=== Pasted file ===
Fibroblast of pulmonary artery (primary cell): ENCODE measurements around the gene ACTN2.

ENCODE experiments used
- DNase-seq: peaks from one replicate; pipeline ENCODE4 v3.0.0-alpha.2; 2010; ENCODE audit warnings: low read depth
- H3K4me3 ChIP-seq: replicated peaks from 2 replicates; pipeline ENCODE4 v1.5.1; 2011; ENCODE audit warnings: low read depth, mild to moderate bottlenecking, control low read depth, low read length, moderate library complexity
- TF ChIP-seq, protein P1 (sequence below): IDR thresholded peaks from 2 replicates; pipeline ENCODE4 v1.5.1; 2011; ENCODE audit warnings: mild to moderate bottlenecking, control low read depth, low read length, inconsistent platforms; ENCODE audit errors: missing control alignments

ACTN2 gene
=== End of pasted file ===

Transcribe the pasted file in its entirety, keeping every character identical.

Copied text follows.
Fibroblast of pulmonary artery (primary cell): ENCODE measurements around the gene ACTN2.

ENCODE experiments used
- DNase-seq: peaks from one replicate; pipeline ENCODE4 v3.0.0-alpha.2; 2010; ENCODE audit warnings: low read depth
- H3K4me3 ChIP-seq: replicated peaks from 2 replicates; pipeline ENCODE4 v1.5.1; 2011; ENCODE audit warnings: low read depth, mild to moderate bottlenecking, control low read depth, low read length, moderate library complexity
- TF ChIP-seq, protein P1 (sequence below): IDR thresholded peaks from 2 replicates; pipeline ENCODE4 v1.5.1; 2011; ENCODE audit warnings: mild to moderate bottlenecking, control low read depth, low read length, inconsistent platforms; ENCODE audit errors: missing control alignments

ACTN2 gene